Which DAW Fits Your Style? Deciding Between Steinberg’s Cubase 13 and Ableton Live 12.
If you’re into making music, you’ve likely heard of two of the biggest digital audio workstations (DAWs) out there. Cubase and Ableton Live are both at the forefront of music production. Let’s compare them at the most basic level. Before deciding on which digital audio workstation (DAW) is right for you, there are a few simple yet important factors to keep in mind:

  1. Think about how you like to work when choosing between them.
  2. Look into which instruments come with each and see which ones match what you like to make.
  3. Consider your musical style when choosing between the two.
  4. Check if your computer can handle what you want to do.

Cubase 13 has a neat and professional look that’s easy to understand, whether you’re a beginner or a pro. You can arrange things the way you like, making them easy to use. Ableton Live 12, on the other hand, keeps it simple with a clean design. It has a unique session view that’s great for live performances and quick changes.

Recording and Editing Sound

Let’s say you’re recording a vocal track. With Cubase 13, you can carefully edit each vocal take, adjusting pitch and timing with precision. You might want to perfect every note, ensuring the performance is exactly how you envisioned it. For example, if a note is slightly off-key, you can use Cubase’s pitch correction tools to fix it seamlessly, creating a flawless vocal track.

With Ableton Live 12, you might take a more spontaneous approach. You could record several vocal takes and then experiment with different arrangements and effects in real time. Perhaps you want to add some live vocal looping or manipulate the vocals with Ableton’s built-in effects for a more dynamic and improvised performance.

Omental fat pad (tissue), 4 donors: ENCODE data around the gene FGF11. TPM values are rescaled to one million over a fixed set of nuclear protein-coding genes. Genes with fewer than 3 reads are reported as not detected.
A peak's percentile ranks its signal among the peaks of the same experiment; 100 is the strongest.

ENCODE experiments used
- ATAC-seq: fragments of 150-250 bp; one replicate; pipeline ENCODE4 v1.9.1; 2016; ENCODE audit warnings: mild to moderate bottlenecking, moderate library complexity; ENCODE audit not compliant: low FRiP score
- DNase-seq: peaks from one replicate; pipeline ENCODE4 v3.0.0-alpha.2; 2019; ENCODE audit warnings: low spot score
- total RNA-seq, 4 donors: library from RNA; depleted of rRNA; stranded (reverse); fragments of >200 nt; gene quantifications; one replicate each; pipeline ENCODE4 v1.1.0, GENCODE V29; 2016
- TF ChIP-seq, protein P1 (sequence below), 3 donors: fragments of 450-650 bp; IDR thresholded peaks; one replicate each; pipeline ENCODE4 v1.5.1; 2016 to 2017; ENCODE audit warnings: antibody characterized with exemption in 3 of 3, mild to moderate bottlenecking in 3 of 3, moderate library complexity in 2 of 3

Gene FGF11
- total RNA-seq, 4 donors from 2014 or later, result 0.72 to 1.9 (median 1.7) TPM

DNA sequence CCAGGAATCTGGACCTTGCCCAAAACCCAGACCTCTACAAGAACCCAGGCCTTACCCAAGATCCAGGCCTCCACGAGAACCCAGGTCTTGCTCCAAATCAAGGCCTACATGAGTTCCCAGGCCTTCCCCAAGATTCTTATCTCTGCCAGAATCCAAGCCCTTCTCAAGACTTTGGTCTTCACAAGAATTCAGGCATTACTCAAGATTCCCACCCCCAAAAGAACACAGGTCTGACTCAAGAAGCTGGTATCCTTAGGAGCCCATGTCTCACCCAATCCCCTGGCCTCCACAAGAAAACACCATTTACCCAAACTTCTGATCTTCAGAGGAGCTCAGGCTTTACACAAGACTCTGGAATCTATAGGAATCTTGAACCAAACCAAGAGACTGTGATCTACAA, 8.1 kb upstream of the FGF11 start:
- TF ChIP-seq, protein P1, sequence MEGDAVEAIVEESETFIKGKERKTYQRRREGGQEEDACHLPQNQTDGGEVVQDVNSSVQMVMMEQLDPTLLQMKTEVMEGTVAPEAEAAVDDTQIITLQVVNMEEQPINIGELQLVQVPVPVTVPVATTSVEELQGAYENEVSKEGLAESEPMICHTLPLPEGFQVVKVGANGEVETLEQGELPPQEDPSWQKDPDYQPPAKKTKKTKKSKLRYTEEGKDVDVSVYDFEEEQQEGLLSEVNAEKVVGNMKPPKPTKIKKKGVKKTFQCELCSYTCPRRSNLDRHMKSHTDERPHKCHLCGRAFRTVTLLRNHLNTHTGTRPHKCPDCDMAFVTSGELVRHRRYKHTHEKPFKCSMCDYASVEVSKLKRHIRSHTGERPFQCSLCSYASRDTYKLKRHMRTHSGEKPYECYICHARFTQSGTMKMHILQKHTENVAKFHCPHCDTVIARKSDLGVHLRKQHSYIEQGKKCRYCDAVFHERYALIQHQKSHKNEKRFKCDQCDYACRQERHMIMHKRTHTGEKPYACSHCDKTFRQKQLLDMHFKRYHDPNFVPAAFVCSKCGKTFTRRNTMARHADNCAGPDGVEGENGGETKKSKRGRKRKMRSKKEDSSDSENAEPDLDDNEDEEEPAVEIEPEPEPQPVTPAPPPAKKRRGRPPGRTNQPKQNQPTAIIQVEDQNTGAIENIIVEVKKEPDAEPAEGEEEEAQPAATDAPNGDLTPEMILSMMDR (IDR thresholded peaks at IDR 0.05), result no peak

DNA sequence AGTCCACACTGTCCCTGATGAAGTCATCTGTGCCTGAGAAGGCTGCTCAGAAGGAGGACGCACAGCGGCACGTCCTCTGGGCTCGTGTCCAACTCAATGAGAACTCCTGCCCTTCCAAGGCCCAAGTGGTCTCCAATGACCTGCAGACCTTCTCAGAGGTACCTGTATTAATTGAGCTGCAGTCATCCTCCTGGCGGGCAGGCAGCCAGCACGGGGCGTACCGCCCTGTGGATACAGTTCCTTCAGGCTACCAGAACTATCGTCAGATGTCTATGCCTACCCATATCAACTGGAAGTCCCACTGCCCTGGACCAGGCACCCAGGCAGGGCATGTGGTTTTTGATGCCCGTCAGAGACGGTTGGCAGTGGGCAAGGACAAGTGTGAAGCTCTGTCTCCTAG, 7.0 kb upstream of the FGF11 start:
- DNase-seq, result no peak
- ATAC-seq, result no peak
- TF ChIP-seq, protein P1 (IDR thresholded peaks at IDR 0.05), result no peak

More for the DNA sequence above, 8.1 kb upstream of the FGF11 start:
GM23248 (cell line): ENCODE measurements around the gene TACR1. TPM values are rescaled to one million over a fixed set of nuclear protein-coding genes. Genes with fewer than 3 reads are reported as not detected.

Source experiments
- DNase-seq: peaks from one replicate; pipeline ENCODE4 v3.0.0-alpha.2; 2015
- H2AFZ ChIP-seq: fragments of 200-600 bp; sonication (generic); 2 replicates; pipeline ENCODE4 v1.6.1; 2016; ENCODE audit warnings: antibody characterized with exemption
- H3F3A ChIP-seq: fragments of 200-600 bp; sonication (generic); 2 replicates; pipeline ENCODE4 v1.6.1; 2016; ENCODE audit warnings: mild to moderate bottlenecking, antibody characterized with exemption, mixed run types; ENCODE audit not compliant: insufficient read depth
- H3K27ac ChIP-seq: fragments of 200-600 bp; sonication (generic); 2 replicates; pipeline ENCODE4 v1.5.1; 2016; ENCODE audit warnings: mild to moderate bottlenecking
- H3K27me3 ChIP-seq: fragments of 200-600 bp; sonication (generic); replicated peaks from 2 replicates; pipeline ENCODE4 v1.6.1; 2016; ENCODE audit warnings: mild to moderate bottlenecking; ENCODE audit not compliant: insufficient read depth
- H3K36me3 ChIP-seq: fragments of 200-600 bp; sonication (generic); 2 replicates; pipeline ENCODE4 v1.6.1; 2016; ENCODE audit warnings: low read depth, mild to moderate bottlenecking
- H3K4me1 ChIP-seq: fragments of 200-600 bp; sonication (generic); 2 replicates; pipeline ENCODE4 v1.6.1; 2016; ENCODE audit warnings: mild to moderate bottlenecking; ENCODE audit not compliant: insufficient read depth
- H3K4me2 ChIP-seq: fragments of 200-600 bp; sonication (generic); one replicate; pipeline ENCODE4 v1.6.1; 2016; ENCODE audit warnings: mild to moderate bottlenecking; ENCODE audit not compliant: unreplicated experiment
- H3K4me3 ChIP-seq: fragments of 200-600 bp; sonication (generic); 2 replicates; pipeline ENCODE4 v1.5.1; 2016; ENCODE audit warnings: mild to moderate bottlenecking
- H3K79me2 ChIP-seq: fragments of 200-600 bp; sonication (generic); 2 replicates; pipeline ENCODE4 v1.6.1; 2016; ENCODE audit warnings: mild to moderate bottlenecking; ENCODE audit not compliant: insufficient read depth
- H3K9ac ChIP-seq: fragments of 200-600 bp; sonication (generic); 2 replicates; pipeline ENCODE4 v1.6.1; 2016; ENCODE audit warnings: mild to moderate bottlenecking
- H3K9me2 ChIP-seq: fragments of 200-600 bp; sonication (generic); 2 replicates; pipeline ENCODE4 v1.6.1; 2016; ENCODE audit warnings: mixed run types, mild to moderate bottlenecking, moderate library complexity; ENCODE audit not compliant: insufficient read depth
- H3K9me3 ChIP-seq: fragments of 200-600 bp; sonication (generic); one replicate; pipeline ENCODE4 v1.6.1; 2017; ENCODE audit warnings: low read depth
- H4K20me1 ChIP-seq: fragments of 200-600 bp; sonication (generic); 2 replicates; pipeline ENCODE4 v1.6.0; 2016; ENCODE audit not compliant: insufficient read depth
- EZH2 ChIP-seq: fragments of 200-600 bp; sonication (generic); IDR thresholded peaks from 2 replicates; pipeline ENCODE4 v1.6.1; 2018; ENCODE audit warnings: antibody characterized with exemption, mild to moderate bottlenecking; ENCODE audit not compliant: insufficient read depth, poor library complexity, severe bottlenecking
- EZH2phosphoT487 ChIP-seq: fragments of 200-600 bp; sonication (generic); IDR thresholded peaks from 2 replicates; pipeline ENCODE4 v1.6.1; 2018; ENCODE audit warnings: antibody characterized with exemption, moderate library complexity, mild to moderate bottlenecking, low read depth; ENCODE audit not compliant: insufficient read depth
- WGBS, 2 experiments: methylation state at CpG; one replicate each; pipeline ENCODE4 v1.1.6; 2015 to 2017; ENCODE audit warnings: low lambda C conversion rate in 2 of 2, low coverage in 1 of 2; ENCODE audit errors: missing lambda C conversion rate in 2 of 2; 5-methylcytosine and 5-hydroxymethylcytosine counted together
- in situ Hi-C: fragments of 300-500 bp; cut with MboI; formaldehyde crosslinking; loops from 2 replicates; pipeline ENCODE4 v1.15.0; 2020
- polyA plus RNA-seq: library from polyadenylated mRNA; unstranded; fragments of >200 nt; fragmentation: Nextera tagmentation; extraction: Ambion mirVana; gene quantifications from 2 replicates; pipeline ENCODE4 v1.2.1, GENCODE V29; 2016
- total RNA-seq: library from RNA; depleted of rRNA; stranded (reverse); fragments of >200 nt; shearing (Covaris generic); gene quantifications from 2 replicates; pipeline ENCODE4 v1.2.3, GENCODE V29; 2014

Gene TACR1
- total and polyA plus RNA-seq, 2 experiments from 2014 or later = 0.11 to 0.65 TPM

Making Music with Instruments

Cubase 13 offers precise sound editing tools like the Retrologue synthesizer, ideal for detailed sound design, while Ableton Live 12 provides a wide range of built-in sounds such as the Wavetable synthesizer, perfect for quick inspiration and experimentation. Choosing between them depends on whether you prioritize meticulous editing capabilities (Cubase 13) or access to a diverse library of ready-to-use sounds (Ableton Live 12) for your music production.

Both DAWs come with lots of instruments and can use other plugins. Cubase 13 has great tools and effects, while Ableton Live 12 has a bunch of built-in sounds.

Playing with MIDI

In Cubase 13, MIDI tools like the Score Editor excel for traditional music composition, ideal for those who read music notation. For instance, you can easily input melodies onto a musical staff for a piano piece.

Conversely, Ableton Live 12 is renowned for its intuitive MIDI manipulation, particularly useful for electronic music production. For example, you can employ MIDI Effects to add rhythmic variations or arpeggiate synth lines, catering to the needs of electronic music producers who prioritize experimentation and improvisation.

Making Sure It Works

When considering the performance of Cubase 13 and Ableton Live 12 on your computer, it’s essential to note their specific requirements and strengths. For instance, if you’re working on large-scale projects with numerous tracks and plugins, Cubase 13’s robust performance and reliability make it a solid choice. It’s commonly used in professional studios for its ability to handle complex productions seamlessly.

If you prioritize live performances or require quick processing for on-the-fly adjustments, Ableton Live 12 shines. Its optimized performance for live shows and real-time processing make it a favourite among DJs and electronic music performers. Before making a decision, ensure your computer meets the necessary specifications for your preferred DAW and workflow.

Final Thoughts

Deciding between Cubase 13 and Ableton Live 12 is all about what you like. Try both with their trial versions, watch some easy tutorials, and listen to what other musicians say. If you like a traditional studio feel, Cubase is for you. If you want to perform live or like a more relaxed setup, go for Ableton Live.